Tuesday 27 October 2009

The future for small practitioners

This morning I held a breakfast meeting for small firms of solicitors to discuss the future under the Legal Services Act 2007, when the rules allowing Alternative Business Structures come into effect in 2011. We had an interesting discussion, and I may post another blog about some of what we discussed, but here I just want to mention the business model of running as a consultant rather than a law firm. This is what is happening in society generally, and is something too few solicitors consider when embarking on life outside large law firms.

It seems to be a clever way of operating as a solo nowadays to set up as a consultant rather than as a sole practice. There is a glut of lawyers, and the danger in setting up a solo practice is that you may find yourself trapped in a situation where you can't close down the firm (unless you're willing to pay 6 times your annual Professional Indemnity insurance by way of run off cover), and yet have to continue unless someone either buys the practice from you, or is willing to take over your liabilities.

Many solo firms lack the business and marketing skills required to create a truly successful business that someone will buy off them. The problem is that they set up their firms for the wrong reasons - redundancy, or for lifestyle reasons, and then find it doesn't provide the income they had hoped for.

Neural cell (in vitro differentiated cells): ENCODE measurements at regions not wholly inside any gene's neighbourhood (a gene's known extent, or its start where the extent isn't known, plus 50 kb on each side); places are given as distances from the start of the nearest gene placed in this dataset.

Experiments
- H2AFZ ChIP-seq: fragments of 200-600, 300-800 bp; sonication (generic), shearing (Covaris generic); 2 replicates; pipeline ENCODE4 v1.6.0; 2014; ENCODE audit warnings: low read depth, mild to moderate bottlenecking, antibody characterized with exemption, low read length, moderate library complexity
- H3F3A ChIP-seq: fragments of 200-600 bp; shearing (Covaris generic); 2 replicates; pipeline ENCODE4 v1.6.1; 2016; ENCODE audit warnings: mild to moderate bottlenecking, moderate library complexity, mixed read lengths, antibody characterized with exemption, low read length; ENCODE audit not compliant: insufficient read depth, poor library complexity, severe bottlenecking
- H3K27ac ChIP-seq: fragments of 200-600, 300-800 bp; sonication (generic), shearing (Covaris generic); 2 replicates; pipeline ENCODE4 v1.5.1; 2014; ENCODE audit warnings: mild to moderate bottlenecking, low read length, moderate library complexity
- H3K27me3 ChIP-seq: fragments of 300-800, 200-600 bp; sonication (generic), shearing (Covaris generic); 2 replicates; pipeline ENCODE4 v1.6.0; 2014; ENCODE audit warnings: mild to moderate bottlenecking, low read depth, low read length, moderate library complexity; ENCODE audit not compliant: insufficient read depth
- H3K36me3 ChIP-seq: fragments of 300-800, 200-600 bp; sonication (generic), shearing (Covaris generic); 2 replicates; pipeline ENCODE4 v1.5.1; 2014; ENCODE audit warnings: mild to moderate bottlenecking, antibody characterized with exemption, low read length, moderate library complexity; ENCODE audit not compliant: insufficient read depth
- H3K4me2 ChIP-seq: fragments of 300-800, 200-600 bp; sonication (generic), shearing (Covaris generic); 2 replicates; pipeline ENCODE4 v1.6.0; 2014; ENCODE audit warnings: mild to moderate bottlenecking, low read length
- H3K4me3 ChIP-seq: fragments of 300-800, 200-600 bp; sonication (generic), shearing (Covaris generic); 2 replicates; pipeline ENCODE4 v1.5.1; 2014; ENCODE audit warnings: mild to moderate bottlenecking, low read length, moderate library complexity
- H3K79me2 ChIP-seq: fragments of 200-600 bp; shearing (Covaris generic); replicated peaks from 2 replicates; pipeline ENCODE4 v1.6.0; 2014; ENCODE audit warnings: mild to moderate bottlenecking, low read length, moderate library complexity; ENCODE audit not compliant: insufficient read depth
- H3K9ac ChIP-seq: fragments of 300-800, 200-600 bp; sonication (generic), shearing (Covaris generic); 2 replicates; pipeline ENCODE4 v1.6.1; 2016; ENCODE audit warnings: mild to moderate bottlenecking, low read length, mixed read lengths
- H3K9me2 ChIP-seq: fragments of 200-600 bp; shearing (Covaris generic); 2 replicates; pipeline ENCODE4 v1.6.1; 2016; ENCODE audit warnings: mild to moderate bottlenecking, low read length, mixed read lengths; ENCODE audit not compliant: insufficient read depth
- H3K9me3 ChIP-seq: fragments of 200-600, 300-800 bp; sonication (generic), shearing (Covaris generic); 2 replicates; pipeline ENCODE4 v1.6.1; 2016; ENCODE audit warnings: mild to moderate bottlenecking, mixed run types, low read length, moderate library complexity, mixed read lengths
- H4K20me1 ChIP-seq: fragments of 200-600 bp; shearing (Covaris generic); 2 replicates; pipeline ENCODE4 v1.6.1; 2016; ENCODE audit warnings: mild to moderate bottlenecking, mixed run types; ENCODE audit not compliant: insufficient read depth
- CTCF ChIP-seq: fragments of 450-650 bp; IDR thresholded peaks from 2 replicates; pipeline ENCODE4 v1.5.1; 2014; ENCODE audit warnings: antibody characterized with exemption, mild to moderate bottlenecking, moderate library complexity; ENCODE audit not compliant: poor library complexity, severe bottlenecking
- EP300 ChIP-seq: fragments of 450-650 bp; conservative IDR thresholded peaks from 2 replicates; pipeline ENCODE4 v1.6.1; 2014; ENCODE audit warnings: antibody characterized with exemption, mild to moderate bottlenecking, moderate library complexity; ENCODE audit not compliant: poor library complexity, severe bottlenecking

If you don't set up your own law firm but instead offer your services on a case by case basis to other law firms (usually the larger ones) at far lower hourly rates than you would need to charge if you had your own law firm, you can still work from home, and get to use your expertise, but you stand to make a lot more money. You make more than you were making as a salaried employee, and much more than many solos make who set up their own firms.

You probably need to 'attach yourself' nominally to one of your client firms, who will put you down on their practising certificate renewal application form, but otherwise you are free to work for a number of different firms, and each assignment you undertake will be covered under the insurance of the client firm.

If you find a prospective client who wants your skills, but perfers to have you contract through a big brand law firm then you can refer the work to one of your bigger law firm clients, (collect a referral fee for this) and do the work at your normal rate. Similarly, if the client wants to pay lower fees you can refer the matter to a smaller client firm, again collect a referral fee, and do the work charging your normal rate. The client gets the same expert either way but gets to choose whether to use a large branded law firm or a smaller, cheaper one. You have none of the headaches about professional indemnity insurance. Your hourly rate is low enough to be affordable by either large law firms or smaller ones.